Jim Al-Khalili and the Quantum Robin

Quantum Navigation in the European Robin

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Quantum navigation.

We've known for some time that certain animals can navigate the Earth using it's magnetic fields, but the methods by which they do this have remained largely unknown. However, an emerging field known as quantum biology is shedding light on this area and suggests that nature maybe taking advantage of quantum mechanics to develop its biological compass systems.

Physicist Jim Al-Khalili looks at one migratory bird in particular, the European Robin, and how this species may be relying on the strange rules of quantum entanglement to find its way south each year.

Watch Jim's Friday Evening Discourse on the subject of Quantum Biology to find out more about the weird intersection between quantum mechanics and biology.


Natural World, Space & Time


Professor Jim Al-Khalili
London, UK
Filmed in:
The Theatre

The Royal Institution / Ed Prosser

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cc_by-nc-sa License: Creative Commons



I'm standing here on the roof of the Royal Institution. And I'm using something that we take for granted in the modern technological world, a compass, using GPS built into my smartphone. And I can use it to find the direction to magnetic north, which is that way, which means that south is that way. Which means Spain is over 1,000 kilometres in that direction.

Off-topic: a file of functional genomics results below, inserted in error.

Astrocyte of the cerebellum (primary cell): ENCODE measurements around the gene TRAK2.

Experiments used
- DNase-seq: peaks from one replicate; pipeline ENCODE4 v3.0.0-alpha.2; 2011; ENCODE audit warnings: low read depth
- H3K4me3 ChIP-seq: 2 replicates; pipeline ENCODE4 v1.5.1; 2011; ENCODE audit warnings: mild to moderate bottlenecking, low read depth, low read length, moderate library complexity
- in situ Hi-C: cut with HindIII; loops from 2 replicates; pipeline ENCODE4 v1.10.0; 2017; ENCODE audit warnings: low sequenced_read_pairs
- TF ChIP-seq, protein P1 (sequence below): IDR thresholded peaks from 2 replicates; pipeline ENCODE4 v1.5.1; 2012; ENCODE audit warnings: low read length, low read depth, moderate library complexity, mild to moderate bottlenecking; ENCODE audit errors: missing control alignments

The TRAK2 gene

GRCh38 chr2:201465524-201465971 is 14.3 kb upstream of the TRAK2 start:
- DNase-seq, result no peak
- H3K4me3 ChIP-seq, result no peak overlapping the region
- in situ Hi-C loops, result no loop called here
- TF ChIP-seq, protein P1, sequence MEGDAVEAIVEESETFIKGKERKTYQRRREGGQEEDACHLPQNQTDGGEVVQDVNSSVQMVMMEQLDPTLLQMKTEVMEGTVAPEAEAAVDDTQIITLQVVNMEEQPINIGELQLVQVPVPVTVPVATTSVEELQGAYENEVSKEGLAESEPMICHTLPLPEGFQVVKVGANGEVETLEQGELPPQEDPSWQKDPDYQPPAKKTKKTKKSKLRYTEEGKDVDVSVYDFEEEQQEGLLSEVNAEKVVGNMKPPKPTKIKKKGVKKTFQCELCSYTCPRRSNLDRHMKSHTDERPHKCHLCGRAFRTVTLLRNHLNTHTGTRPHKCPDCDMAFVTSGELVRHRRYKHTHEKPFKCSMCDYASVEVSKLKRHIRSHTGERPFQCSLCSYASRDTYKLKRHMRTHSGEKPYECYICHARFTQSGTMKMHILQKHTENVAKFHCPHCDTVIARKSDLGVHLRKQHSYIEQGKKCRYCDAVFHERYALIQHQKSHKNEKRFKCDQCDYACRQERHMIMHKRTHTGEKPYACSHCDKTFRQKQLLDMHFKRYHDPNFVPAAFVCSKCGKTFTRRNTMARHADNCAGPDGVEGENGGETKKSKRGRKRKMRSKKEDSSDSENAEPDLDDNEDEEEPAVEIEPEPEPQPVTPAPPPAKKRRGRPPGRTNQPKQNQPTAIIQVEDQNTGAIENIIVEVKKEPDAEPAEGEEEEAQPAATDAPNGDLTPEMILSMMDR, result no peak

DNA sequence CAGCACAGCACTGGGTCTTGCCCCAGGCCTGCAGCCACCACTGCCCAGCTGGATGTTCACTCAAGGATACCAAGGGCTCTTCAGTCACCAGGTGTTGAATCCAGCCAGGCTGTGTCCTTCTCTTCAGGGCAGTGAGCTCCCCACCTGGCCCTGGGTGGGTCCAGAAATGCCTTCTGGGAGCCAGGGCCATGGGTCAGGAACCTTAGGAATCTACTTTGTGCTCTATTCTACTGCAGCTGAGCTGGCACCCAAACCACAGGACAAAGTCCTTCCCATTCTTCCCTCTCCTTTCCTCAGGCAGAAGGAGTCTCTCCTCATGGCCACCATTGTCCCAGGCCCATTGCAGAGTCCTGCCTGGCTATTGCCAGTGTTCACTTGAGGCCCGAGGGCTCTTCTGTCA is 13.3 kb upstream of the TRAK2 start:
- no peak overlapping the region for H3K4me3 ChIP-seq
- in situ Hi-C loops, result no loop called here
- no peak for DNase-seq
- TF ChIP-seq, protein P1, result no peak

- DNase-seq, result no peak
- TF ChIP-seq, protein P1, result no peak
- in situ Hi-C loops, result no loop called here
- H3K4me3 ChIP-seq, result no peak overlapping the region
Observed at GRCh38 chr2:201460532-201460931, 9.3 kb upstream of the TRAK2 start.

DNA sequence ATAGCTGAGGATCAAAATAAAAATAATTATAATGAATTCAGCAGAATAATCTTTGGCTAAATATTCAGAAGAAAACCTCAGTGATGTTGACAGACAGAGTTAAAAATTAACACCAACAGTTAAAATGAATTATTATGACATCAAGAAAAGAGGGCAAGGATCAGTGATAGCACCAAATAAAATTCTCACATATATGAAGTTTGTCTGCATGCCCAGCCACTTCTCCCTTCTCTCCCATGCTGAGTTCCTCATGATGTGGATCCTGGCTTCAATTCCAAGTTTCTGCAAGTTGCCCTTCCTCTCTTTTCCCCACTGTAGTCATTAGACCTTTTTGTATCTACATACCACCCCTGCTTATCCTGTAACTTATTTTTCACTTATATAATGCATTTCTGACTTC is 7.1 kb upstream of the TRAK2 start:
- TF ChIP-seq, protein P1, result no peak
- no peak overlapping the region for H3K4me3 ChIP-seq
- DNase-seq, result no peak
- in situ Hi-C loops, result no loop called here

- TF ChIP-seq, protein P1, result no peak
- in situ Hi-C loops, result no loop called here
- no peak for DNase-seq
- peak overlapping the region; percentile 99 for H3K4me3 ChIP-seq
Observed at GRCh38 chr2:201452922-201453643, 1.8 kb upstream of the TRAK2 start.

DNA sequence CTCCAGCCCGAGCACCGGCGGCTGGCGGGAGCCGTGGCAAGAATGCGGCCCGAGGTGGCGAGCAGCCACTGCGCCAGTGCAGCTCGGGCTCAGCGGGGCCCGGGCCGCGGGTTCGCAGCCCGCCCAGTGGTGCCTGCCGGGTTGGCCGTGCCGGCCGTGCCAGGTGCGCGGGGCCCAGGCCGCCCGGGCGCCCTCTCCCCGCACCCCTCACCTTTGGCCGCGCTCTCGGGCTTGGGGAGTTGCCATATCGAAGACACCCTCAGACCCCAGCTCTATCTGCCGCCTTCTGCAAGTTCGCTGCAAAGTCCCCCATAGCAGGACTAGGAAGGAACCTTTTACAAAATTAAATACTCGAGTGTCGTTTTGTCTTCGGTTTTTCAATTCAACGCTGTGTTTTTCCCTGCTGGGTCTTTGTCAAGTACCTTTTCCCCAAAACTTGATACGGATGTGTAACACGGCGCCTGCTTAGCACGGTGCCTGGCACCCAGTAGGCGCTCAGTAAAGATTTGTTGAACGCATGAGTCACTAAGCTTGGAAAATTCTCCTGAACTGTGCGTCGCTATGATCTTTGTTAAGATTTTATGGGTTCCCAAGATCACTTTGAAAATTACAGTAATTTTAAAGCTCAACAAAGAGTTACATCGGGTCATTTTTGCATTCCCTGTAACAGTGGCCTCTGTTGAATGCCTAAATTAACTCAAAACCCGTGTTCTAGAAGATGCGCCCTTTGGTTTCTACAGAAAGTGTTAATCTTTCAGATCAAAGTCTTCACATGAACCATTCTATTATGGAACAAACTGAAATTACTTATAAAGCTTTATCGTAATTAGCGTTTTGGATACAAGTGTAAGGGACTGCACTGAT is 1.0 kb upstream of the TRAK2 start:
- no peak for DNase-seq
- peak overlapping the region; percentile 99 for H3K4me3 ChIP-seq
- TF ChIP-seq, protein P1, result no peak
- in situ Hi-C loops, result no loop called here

I'm interested because what we think we're very clever at doing, nature has figured out before us. Lots of migrating birds and marine animals have built-in compasses in their brains, in their eyes, at the ends of the beaks, so they can detect the direction they should travel.

One bird in particular, however, does something much more clever. The European Robin uses quantum mechanics to find its way to Spain. That's why I'm so interested.

What's becoming increasingly clear is that the humble European Robin finds its way south from Scandinavia to the Mediterranean every winter by following and seeing Earth's magnetic field. And it does this with special molecules, proteins inside its retina called cryptochrome.

Essentially, these are light-activated, and they produce something called quantum entanglement. Light enters the bird's retina and knocks one of a pair of electrons off an atom and onto a neighbouring one. These two electrons, though, remain somehow coordinated in their actions. We say they're quantum entangled.

And because they're far apart, their actions are sensitive to the direction of the Earth's magnetic field. What happens next is that the direction of the field affects the way they cause chemical reactions to take place, sending signals to the bird's brain, telling it which direction to go.

Now, this is not only surprising but very fascinating for physicists, because we're used to trying to control the delicate quantum world inside our sterile controlled laboratory experiments. So the notion that nature has got there first, that somehow these delicate quantum phenomena can be maintained inside the warm, messy, complex environment of a living cell, is nothing short of miraculous, and until recently has been very controversial. But it's the reason why so many biologists and quantum physicists are becoming very, very excited, because it may be that the weird world of quantum mechanics plays a vital role in biology.

Quantum entanglement is the idea that particles, however far apart they are, still somehow, their fates remain intertwined. They are still aware of each other's existence.

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